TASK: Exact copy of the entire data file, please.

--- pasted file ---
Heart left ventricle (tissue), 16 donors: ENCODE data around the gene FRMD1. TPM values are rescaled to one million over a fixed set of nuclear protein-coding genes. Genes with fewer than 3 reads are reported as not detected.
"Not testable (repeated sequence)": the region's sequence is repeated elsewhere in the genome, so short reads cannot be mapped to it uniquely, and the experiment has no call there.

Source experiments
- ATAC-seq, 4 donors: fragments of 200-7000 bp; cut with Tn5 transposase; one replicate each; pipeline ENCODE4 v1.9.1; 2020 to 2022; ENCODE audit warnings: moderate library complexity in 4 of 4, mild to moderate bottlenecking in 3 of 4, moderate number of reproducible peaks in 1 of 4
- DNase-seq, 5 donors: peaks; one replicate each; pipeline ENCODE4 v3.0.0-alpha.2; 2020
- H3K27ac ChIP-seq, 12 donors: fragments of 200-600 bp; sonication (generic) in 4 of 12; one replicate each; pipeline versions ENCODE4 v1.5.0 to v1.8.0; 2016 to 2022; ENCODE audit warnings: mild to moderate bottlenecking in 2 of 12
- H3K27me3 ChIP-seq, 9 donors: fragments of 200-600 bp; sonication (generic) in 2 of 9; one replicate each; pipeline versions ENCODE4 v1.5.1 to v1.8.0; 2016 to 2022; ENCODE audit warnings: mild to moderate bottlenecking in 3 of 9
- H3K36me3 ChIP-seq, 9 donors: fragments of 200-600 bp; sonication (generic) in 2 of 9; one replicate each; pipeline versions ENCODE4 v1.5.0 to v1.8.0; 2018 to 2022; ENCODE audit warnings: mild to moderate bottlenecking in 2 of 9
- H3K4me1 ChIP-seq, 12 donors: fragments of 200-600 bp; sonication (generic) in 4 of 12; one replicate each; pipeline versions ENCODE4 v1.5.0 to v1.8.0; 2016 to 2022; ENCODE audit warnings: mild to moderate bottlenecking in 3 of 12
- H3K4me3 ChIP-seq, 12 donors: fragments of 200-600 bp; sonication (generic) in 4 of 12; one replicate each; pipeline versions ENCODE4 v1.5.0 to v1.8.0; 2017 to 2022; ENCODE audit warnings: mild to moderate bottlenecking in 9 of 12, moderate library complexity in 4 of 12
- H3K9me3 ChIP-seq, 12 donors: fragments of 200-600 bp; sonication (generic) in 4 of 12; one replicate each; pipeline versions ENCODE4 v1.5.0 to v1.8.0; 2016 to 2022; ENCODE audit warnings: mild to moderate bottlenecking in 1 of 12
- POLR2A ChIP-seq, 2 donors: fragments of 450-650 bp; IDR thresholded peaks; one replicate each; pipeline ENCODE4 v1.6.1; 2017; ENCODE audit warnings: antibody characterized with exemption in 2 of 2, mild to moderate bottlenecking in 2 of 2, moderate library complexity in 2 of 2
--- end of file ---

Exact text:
Heart left ventricle (tissue), 16 donors: ENCODE data around the gene FRMD1. TPM values are rescaled to one million over a fixed set of nuclear protein-coding genes. Genes with fewer than 3 reads are reported as not detected.
"Not testable (repeated sequence)": the region's sequence is repeated elsewhere in the genome, so short reads cannot be mapped to it uniquely, and the experiment has no call there.

Source experiments
- ATAC-seq, 4 donors: fragments of 200-7000 bp; cut with Tn5 transposase; one replicate each; pipeline ENCODE4 v1.9.1; 2020 to 2022; ENCODE audit warnings: moderate library complexity in 4 of 4, mild to moderate bottlenecking in 3 of 4, moderate number of reproducible peaks in 1 of 4
- DNase-seq, 5 donors: peaks; one replicate each; pipeline ENCODE4 v3.0.0-alpha.2; 2020
- H3K27ac ChIP-seq, 12 donors: fragments of 200-600 bp; sonication (generic) in 4 of 12; one replicate each; pipeline versions ENCODE4 v1.5.0 to v1.8.0; 2016 to 2022; ENCODE audit warnings: mild to moderate bottlenecking in 2 of 12
- H3K27me3 ChIP-seq, 9 donors: fragments of 200-600 bp; sonication (generic) in 2 of 9; one replicate each; pipeline versions ENCODE4 v1.5.1 to v1.8.0; 2016 to 2022; ENCODE audit warnings: mild to moderate bottlenecking in 3 of 9
- H3K36me3 ChIP-seq, 9 donors: fragments of 200-600 bp; sonication (generic) in 2 of 9; one replicate each; pipeline versions ENCODE4 v1.5.0 to v1.8.0; 2018 to 2022; ENCODE audit warnings: mild to moderate bottlenecking in 2 of 9
- H3K4me1 ChIP-seq, 12 donors: fragments of 200-600 bp; sonication (generic) in 4 of 12; one replicate each; pipeline versions ENCODE4 v1.5.0 to v1.8.0; 2016 to 2022; ENCODE audit warnings: mild to moderate bottlenecking in 3 of 12
- H3K4me3 ChIP-seq, 12 donors: fragments of 200-600 bp; sonication (generic) in 4 of 12; one replicate each; pipeline versions ENCODE4 v1.5.0 to v1.8.0; 2017 to 2022; ENCODE audit warnings: mild to moderate bottlenecking in 9 of 12, moderate library complexity in 4 of 12
- H3K9me3 ChIP-seq, 12 donors: fragments of 200-600 bp; sonication (generic) in 4 of 12; one replicate each; pipeline versions ENCODE4 v1.5.0 to v1.8.0; 2016 to 2022; ENCODE audit warnings: mild to moderate bottlenecking in 1 of 12
- POLR2A ChIP-seq, 2 donors: fragments of 450-650 bp; IDR thresholded peaks; one replicate each; pipeline ENCODE4 v1.6.1; 2017; ENCODE audit warnings: antibody characterized with exemption in 2 of 2, mild to moderate bottlenecking in 2 of 2, moderate library complexity in 2 of 2